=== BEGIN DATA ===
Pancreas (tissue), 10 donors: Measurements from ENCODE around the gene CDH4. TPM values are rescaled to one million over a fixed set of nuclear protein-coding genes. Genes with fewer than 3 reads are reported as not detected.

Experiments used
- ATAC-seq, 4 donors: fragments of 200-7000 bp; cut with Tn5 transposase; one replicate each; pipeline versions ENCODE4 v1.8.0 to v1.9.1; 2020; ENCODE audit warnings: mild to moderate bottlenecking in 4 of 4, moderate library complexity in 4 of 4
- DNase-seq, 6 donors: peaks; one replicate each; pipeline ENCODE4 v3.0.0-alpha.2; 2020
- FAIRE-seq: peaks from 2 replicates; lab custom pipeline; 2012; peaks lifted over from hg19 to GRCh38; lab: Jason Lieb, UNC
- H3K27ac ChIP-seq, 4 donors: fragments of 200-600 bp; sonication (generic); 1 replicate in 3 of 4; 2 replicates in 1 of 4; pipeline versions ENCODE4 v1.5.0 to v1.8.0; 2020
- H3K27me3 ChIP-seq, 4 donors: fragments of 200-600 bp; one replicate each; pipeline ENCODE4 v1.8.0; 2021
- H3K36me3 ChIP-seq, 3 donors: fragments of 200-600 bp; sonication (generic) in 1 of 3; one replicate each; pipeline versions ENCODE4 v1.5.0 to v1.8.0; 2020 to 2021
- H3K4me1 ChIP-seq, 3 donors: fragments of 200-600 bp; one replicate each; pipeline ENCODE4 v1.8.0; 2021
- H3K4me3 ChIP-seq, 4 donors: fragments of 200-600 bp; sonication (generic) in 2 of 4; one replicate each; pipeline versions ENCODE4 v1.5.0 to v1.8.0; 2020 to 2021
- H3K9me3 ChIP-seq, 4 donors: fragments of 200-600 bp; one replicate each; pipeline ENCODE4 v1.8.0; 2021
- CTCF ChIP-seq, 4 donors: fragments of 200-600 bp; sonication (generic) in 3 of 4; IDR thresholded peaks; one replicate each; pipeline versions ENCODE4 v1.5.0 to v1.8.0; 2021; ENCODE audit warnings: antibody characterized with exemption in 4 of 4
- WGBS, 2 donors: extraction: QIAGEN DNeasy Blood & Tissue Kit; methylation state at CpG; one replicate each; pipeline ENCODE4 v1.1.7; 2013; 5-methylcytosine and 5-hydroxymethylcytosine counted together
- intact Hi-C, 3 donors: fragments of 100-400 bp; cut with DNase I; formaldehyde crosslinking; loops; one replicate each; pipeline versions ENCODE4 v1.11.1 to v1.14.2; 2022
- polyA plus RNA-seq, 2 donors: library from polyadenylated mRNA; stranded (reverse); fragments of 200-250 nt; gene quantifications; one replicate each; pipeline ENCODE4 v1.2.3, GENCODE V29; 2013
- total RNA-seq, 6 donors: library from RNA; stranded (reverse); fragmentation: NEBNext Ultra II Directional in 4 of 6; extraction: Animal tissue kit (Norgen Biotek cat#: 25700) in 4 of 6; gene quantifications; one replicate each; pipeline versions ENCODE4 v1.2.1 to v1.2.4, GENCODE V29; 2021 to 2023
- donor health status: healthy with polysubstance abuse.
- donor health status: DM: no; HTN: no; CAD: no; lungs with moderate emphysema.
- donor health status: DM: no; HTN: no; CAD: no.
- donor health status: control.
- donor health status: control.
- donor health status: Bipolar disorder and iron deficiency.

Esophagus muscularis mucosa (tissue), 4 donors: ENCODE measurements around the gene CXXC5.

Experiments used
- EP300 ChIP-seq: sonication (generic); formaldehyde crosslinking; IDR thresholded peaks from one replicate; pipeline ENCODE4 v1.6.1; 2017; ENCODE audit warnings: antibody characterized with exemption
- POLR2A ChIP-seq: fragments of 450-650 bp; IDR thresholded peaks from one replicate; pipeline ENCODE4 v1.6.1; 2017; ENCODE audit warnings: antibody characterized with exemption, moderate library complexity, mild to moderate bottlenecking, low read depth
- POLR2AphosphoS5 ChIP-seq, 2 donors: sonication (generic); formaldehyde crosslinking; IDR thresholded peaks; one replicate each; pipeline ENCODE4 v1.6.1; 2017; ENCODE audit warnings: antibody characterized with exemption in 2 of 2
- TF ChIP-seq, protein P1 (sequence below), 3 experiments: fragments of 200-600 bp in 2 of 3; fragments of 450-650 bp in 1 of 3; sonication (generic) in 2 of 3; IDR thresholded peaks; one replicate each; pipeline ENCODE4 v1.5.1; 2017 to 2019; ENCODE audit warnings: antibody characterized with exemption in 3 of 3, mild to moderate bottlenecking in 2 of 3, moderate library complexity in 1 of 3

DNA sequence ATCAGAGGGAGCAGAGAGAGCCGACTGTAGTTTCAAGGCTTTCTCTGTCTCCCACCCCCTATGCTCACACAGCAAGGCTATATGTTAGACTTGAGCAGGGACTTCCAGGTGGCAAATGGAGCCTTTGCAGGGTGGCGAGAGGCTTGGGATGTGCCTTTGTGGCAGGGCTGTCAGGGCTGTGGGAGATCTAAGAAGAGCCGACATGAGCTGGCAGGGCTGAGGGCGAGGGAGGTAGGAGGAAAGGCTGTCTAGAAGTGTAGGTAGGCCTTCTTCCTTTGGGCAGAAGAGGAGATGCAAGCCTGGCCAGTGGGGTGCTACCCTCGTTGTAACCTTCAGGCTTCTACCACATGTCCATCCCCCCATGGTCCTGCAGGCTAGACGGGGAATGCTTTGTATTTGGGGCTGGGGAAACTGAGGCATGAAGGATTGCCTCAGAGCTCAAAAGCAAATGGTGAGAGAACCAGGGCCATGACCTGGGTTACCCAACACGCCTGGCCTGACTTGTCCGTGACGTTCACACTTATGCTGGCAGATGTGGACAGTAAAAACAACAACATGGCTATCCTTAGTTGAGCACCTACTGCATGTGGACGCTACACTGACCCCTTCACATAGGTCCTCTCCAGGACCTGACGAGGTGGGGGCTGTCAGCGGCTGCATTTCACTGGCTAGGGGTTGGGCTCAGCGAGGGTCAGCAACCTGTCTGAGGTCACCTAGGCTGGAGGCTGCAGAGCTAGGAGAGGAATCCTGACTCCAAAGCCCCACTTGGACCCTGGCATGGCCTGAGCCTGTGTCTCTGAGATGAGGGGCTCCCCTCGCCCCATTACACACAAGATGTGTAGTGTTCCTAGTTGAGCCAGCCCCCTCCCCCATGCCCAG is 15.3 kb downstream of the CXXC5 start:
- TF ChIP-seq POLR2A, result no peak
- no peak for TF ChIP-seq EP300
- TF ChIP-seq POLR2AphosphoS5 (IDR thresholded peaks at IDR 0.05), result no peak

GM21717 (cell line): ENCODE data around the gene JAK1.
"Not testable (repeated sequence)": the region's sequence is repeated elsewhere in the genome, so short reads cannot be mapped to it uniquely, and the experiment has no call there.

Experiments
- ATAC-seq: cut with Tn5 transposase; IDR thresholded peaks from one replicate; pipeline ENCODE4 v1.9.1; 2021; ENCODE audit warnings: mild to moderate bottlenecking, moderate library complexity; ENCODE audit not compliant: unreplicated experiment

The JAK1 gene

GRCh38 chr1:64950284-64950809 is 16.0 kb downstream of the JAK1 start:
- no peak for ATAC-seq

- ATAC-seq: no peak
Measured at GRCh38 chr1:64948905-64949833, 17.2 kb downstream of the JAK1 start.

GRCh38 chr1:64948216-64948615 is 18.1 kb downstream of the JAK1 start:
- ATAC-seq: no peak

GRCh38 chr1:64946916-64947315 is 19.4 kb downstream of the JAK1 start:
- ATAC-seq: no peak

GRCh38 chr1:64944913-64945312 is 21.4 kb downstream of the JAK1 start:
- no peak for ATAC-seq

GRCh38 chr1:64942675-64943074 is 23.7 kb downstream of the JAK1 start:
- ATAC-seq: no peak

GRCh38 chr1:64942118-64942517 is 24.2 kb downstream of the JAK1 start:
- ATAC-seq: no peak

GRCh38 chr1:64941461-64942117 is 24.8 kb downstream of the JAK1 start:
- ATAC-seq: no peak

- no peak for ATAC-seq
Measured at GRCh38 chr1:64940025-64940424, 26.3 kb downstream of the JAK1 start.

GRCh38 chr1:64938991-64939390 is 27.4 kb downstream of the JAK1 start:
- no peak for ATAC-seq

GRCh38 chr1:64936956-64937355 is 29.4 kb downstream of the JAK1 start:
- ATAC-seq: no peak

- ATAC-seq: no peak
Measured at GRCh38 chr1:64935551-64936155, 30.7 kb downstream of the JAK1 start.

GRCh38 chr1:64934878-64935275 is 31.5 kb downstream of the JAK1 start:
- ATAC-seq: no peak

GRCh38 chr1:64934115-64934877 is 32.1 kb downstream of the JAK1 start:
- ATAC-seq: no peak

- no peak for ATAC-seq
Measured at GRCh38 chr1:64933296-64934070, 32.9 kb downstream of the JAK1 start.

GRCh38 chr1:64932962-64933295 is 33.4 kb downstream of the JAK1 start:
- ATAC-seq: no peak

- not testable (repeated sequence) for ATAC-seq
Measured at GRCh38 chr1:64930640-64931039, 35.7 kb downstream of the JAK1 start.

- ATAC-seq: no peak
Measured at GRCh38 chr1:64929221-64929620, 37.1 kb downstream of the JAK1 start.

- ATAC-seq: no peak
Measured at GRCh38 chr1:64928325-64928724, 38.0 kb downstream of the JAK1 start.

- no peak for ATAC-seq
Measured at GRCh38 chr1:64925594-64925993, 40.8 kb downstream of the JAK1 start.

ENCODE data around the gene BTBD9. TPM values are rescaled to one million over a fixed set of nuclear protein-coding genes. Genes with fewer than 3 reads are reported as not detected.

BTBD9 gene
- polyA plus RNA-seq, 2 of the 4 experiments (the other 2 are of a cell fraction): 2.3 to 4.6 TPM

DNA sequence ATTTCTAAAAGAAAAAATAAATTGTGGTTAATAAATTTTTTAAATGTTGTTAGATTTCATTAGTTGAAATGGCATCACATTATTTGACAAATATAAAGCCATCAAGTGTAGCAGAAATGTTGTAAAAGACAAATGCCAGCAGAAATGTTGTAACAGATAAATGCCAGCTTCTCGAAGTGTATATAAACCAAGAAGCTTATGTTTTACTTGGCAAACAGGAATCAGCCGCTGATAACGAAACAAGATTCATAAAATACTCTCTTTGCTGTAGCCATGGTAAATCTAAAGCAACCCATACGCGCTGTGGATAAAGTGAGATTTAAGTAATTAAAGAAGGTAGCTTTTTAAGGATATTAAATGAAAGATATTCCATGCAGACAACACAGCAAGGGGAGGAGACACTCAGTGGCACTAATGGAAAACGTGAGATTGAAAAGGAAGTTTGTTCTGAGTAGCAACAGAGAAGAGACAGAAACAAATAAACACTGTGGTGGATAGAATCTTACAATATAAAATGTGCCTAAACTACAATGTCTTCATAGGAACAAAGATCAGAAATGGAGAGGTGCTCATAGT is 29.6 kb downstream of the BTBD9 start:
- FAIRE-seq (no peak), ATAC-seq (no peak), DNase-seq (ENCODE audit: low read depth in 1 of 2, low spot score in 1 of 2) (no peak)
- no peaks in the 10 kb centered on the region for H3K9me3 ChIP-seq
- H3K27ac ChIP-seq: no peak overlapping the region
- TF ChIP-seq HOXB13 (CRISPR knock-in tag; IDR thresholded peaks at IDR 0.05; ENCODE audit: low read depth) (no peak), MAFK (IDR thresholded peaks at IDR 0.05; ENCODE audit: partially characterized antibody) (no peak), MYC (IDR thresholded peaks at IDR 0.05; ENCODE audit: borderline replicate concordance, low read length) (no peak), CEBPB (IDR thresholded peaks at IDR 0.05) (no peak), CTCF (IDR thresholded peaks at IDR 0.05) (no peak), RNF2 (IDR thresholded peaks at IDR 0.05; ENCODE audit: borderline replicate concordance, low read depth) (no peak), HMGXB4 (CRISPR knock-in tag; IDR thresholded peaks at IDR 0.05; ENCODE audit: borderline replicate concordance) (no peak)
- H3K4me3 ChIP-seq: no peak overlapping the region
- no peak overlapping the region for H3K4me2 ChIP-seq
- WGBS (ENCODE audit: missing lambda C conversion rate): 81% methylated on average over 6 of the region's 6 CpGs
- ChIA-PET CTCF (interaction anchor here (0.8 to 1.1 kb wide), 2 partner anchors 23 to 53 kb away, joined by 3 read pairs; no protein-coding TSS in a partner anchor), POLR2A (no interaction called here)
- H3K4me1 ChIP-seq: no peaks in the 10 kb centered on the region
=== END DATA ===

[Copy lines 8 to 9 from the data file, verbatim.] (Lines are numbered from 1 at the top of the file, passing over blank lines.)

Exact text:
- H3K36me3 ChIP-seq, 3 donors: fragments of 200-600 bp; sonication (generic) in 1 of 3; one replicate each; pipeline versions ENCODE4 v1.5.0 to v1.8.0; 2020 to 2021
- H3K4me1 ChIP-seq, 3 donors: fragments of 200-600 bp; one replicate each; pipeline ENCODE4 v1.8.0; 2021